He concludes that, whilst Mrs May might be taking the Conservative Party nowhere, Old Corbo is driving the Labour Party over a cliff!

    But, but, but, it's the Times . . .

    "The only real question of this untimely general election is how low the Labour Party can go. It is an unusual election in that every party has a reason for wanting it. The Tories to seek a crushing victory, the SNP to gain a mandate for a second independence referendum, the Liberal Democrats to lock in recovery and Labour to get shot of Jeremy Corbyn. The central question, though, is the last one. Has Theresa May hastened the dying day of the Labour Party or brought forward its salvation?

    The prime minister’s opening remarks were a study in needless dishonesty. With a large majority in parliament for her Article 50 process it was bizarre to pretend that her plans are being thwarted. She should leave that sort of unworthy stupidity to the Daily Mail which is practised in it. It is entirely reasonable for a new prime minister to want her own mandate. She should say that and stick to it. No television debate, no questions at stage-managed public appearances. So far she has been fragile, not entirely candid and scared of a conversation.

    Spare yourself the ‘oh, but Trump’, ‘oh, but Brexit’ nonsense
    Which makes her a certain victor. Labour enters the campaign on 24 per cent in the opinion polls. Mr Corbyn is thought to be the best option as prime minister by only 15 per cent of the country. More people think the moon landings were faked than think Labour will win on June 8. If the broadcasters proceed with the plan to put an empty chair on stage where Mrs May should be, Mr Corbyn has a decent chance of winning that exchange, as long as he doesn’t turn up. Labour MPs in tight races are giving up and nobody with a majority of 5,000 or fewer expects to win. Labour MPs believe that a poll score of 24 per cent flatters them and that, once the election campaign moves on to Mr Corbyn’s views on the IRA (which it will), the party might flirt with the high teens.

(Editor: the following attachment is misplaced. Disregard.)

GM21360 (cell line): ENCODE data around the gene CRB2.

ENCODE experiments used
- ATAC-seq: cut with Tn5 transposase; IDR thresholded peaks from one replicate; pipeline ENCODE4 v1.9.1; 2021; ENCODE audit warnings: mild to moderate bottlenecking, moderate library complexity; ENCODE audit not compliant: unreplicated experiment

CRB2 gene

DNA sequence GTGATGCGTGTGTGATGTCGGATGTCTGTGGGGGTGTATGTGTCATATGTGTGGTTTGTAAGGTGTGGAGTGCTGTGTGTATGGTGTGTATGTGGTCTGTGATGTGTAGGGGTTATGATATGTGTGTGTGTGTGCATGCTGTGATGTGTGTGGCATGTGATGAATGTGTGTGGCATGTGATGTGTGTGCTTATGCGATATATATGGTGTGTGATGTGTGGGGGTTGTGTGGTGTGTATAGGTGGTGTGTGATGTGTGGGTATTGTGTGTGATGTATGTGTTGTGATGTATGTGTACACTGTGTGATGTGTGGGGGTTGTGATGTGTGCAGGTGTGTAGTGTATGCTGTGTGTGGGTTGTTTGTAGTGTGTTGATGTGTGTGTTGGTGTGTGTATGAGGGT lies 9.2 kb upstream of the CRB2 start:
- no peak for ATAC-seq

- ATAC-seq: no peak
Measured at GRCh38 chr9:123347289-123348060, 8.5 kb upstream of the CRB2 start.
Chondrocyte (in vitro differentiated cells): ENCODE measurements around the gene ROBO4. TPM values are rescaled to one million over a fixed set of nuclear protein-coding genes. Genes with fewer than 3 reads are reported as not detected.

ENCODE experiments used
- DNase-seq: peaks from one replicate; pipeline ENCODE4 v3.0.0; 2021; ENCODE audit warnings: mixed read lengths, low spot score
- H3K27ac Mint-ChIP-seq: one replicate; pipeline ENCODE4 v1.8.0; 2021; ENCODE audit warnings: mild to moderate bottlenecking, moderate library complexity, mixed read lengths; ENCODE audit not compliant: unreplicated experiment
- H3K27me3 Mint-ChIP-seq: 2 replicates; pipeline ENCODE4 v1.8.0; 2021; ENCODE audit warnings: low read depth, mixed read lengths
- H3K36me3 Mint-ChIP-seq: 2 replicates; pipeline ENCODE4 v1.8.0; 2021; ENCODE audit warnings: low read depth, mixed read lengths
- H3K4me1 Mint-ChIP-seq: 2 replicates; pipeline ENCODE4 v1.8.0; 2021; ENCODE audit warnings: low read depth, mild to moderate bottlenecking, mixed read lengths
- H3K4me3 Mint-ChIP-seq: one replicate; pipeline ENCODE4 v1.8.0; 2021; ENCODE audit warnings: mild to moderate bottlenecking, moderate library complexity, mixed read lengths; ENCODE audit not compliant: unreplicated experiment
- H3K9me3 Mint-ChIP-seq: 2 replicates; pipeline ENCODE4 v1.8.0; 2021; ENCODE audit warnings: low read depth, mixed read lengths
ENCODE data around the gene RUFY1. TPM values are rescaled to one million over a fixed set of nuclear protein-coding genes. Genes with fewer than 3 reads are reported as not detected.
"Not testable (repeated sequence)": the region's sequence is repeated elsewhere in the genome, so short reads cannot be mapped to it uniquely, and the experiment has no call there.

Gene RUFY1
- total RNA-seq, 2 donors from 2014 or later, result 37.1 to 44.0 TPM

There is a parlour game in the gallows for the historically minded, which is to work out the appropriate year for comparison. Is it perhaps 1983, in which Labour produced The New Hope for Britain, a 39-page booklet, as its manifesto. The section on “the law of the sea” was my favourite, although it may as well have been the law of the jungle for all the difference it made. Michael Foot’s Labour won 27.6 per cent of the vote and 209 seats. Mr Corbyn will struggle to do as well. Perhaps the way to salvage historical notoriety from 2017 is, in memoriam to Gerald Kaufman who coined the phrase “the longest suicide note in history”, to call the manifesto No Hope for Britain and make it at least 40 pages long.

    So if 1983 is too high a bar, maybe the better precedent is 1935 when Labour won only 154 seats. Even that performance marked something of a recovery from the 52 seats of 1931, and the improvement was due to an unusual manoeuvre from which Labour could still learn. As the election loomed the party was led by a committed pacifist from the left of the party, George Lansbury. When, a month before the election, the Labour conference voted in favour of sanctions against Italy for its aggression against Abyssinia, Lansbury was replaced by Attlee. There is no Attlee on hand with a month to go, alas, and Mr Corbyn seems intent on his vain but not glorious adventure to oblivion. The Corbyn experiment has been an education in basic politics for some new members of the Labour Party who didn’t know better and some old ones who should have done. The class of 2017 is about to graduate, with dishonour.